Some members of the Illinois Republican legislation are at a crossroads with Gov. Rauner. It seems they’ve had enough of his shenanigans and his taking too darn long with the state’s budget. Looks like the Republicans who were once on the Governor’s bandwagon are jumping ship and are attempting to do right by the people. Some have made the choice to step away from what the Governor wants regardless of what it means for their now broken “allegiance” to Rauner.
Hmmmpf…guess the State of Illinois teetering n a “junk rating meant something to somebody. Let’s see if they keep it up!!
Read more as reported by the Illinois Chronicle:
Republican legislators, who up until now have stayed loyal to the governor, are no longer willing to stand behind Governor Bruce Rauner’s ideological agenda.
Rauner, who has almost exclusively personally funded the Illinois Republican Party, holds considerable leverage over lawmakers who defy him which has until now led lawmakers to fall in line.
In fact, in 2016, Rauner invested heavily in a downstate race seeking to oust a Republican lawmaker who opposed the Governor on a few key votes.
But with mounting pressure coming to a climax as credit rating downgrades loom, universities suffer, and schools announcing they will not open in the fall, legislators were no longer willing to put politics above their constituents.
Rep. Steven Andersson, R-Geneva, the House GOP floor leader, said “I was not elected by Gov. Rauner, I was elected by the people in my district,” of his vote against the governor.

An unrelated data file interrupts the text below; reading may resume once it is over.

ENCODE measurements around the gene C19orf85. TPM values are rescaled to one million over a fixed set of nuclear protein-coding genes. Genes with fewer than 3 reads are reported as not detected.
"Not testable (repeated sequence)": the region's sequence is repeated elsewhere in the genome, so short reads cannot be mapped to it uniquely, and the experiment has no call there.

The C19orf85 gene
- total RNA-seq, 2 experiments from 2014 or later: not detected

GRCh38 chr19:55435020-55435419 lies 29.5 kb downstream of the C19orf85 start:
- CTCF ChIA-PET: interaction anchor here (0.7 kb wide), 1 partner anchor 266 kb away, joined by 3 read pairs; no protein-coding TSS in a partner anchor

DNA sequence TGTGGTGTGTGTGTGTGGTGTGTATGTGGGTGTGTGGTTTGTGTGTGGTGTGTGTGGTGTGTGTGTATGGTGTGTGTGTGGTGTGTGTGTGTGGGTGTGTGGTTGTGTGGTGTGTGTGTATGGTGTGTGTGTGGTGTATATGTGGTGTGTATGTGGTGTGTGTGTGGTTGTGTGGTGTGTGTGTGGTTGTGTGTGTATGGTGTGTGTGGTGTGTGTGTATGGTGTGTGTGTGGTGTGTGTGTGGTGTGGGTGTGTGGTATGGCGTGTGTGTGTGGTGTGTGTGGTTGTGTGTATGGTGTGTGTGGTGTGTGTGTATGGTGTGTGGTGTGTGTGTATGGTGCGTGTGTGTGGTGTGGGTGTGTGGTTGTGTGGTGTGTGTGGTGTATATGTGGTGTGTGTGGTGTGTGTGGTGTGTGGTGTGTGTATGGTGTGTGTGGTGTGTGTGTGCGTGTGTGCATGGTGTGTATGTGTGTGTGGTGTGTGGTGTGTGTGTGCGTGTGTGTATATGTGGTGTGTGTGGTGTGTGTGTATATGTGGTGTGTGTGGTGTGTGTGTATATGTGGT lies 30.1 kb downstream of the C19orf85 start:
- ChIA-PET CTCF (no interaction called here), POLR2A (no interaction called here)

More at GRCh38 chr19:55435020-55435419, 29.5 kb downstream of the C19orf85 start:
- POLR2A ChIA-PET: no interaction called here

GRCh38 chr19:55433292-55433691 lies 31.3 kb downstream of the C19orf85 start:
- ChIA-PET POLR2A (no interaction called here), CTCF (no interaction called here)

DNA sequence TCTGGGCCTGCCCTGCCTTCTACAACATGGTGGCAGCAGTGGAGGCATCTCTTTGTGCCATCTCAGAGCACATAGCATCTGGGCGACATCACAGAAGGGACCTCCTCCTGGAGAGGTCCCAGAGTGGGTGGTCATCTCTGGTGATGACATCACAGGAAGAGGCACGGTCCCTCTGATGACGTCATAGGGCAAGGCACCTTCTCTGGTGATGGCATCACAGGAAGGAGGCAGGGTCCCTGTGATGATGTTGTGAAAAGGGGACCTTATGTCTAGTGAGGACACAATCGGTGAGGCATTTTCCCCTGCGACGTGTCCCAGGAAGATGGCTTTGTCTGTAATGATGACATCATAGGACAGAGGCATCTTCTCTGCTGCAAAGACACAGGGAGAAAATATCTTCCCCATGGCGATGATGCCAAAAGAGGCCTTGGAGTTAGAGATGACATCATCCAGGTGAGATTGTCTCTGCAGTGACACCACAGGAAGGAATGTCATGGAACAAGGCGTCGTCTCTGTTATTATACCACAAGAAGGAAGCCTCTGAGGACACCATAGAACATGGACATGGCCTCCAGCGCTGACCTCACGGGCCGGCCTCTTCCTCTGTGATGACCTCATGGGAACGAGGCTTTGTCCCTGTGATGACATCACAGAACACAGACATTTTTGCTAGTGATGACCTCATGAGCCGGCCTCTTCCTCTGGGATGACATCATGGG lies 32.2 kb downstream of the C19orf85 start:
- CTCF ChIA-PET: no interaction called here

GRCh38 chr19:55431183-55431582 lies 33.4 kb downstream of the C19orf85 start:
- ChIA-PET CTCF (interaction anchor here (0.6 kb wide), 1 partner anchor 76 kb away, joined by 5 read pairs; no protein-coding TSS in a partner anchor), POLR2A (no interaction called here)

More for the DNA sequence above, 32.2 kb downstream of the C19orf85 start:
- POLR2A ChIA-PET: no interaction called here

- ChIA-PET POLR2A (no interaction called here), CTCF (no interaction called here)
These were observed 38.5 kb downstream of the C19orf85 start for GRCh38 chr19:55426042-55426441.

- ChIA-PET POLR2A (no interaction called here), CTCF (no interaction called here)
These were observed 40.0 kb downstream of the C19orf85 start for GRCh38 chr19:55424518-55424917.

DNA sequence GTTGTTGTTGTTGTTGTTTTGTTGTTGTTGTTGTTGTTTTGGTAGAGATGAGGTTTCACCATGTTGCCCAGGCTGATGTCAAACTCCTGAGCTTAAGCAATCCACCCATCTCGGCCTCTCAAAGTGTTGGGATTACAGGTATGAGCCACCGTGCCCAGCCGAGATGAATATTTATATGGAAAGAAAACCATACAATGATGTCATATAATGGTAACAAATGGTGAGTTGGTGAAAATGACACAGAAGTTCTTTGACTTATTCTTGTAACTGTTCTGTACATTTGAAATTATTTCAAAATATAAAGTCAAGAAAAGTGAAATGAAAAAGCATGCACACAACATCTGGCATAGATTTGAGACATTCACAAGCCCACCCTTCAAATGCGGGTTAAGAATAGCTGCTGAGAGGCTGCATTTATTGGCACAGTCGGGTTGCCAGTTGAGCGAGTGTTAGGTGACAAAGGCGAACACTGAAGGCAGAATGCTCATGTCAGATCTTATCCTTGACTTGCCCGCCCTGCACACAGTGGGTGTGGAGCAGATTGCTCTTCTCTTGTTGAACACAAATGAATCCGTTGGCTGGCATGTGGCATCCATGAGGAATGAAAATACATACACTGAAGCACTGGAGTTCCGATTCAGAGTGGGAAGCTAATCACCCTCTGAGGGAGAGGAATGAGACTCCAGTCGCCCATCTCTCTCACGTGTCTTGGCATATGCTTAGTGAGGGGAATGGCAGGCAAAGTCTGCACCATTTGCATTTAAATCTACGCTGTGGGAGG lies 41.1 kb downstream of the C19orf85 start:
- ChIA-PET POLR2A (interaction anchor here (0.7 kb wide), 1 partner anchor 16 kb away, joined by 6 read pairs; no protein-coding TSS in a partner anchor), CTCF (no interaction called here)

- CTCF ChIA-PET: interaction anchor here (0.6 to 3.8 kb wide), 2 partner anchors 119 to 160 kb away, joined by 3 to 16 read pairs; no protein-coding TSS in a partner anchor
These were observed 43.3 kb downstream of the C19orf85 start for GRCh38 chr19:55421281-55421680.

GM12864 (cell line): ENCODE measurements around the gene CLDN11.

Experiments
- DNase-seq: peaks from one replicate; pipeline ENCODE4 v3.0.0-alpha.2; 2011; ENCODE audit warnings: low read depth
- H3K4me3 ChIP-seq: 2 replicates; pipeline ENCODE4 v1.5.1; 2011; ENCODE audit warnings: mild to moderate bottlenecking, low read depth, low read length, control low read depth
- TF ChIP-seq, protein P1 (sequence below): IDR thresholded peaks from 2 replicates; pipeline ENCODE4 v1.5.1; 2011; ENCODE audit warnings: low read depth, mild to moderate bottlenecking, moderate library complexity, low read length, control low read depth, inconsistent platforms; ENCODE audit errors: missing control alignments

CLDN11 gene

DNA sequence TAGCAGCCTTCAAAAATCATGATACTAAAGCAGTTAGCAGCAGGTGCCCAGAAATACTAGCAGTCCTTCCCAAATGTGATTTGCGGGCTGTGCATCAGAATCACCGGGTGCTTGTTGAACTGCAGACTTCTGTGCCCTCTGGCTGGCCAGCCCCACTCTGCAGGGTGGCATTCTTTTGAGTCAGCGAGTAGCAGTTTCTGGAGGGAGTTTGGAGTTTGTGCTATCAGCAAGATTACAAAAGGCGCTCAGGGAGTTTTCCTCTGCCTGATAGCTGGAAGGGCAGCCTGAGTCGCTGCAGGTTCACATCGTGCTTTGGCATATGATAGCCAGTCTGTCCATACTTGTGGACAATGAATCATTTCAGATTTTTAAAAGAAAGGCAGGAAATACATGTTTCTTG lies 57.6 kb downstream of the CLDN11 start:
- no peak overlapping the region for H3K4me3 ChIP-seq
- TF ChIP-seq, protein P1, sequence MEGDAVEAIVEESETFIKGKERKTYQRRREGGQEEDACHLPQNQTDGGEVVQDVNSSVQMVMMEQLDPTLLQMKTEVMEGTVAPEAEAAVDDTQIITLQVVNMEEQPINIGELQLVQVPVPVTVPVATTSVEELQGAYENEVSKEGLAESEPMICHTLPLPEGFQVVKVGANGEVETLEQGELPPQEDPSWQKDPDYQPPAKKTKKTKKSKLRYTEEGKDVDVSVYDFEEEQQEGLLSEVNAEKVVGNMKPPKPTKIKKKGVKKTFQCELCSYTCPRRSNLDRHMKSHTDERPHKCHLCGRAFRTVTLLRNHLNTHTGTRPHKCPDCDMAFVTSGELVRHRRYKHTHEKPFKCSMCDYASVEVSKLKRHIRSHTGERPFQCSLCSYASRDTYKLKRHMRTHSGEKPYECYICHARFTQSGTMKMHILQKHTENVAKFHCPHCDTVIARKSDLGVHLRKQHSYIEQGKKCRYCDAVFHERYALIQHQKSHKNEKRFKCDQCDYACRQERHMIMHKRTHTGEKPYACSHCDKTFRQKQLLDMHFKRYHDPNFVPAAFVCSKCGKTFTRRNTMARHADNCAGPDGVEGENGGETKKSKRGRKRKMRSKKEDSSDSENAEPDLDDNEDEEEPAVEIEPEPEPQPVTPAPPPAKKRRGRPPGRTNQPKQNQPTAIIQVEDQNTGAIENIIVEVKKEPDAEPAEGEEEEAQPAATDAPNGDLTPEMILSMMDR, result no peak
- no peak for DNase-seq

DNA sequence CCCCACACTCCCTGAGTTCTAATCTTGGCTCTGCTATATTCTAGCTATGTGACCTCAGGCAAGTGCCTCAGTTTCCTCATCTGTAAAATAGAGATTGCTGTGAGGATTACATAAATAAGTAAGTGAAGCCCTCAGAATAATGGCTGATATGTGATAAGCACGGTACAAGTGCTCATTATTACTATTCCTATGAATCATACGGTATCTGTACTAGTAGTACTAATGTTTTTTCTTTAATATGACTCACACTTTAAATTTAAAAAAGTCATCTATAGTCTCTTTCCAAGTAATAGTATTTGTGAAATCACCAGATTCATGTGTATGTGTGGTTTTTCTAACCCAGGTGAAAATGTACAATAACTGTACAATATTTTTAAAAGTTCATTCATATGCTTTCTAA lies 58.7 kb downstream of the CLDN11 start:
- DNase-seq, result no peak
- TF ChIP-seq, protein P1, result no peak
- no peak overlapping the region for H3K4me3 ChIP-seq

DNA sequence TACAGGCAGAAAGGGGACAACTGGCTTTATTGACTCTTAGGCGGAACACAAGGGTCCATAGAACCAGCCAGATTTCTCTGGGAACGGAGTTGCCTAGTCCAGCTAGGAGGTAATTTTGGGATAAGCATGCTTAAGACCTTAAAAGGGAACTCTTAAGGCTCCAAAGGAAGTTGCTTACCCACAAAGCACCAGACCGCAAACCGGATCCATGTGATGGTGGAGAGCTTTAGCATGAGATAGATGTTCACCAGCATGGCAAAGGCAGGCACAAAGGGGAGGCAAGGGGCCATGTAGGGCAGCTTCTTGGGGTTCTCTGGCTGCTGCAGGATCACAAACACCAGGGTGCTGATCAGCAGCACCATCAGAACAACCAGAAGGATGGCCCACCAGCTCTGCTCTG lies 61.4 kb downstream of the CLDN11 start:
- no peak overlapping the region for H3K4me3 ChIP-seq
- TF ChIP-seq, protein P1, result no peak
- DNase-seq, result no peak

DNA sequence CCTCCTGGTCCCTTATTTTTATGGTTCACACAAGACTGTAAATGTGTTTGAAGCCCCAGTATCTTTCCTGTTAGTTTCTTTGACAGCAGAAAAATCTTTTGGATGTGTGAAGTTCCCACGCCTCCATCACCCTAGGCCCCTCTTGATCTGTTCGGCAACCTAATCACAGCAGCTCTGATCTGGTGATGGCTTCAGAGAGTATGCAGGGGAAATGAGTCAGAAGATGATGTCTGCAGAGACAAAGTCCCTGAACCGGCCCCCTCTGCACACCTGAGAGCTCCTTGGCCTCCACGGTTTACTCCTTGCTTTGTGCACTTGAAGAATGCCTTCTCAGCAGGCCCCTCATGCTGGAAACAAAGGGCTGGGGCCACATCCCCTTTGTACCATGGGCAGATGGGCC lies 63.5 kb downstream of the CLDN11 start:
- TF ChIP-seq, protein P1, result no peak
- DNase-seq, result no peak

Members representing universities cited the significant damage Rauner has inflicted during the budget impasse on their schools and college towns.
Sen. Dale Righter, R-Mattoon, noted the damage done to Eastern Illinois University in his district as he voted for the budget compromise.
Rep. Reggie Phillips, R-Charleston, whose district is also home to Eastern Illinois University, said of his vote for compromise, “I’d like to save my university. I’d like to save my town,” Phillips said.
Representative for Southern Illinois University in Carbondale, Rep. Terri Bryant, R-Murphysboro, teared up as she said, “I hope you will help me bring my university back.”
Others, cited the enormous financial consequences.
Rep. David Harris, R-Mount Prospect, said, “I was not elected as a state legislator to help preside over the destruction of this great state!” Harris called the state’s $15 billion backlog of unpaid bills “immoral.”
“I was concerned about the downgrade,” said Rep. C.D. Davidsmeyer, R-Jacksonville. “I think it’s fiscally conservative to lower the amount that we’re spending currently today,” which the compromise accomplishes.
Rep. Andersson also cited the promise of bond rating agencies to downgrade to Illinois’ credit rating as the reason he voted for the package.
Many members conceded that Rauner may punish those who defy him with primary challengers.
“For me right here today, right here, right now, this is the sword that I’m willing to die on,” said Rep. Michael Unes, R-East Peoria. “And if it costs me my seat, so be it.”
Rep. Bryant also said she expected a primary challenge as a result of her vote. “… if it means I don’t come back then I don’t come back, but I believe this was the right vote for our region,” she said.
Source: The Illinois Chronicle